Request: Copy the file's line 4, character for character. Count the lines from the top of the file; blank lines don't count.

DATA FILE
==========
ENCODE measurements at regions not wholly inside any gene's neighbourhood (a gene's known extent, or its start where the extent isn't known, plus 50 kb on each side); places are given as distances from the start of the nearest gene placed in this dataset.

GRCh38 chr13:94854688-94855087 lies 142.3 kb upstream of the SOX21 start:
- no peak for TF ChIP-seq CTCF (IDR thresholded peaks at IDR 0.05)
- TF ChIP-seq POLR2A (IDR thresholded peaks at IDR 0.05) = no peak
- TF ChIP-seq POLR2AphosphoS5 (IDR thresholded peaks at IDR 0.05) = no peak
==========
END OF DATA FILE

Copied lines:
- TF ChIP-seq POLR2A (IDR thresholded peaks at IDR 0.05) = no peak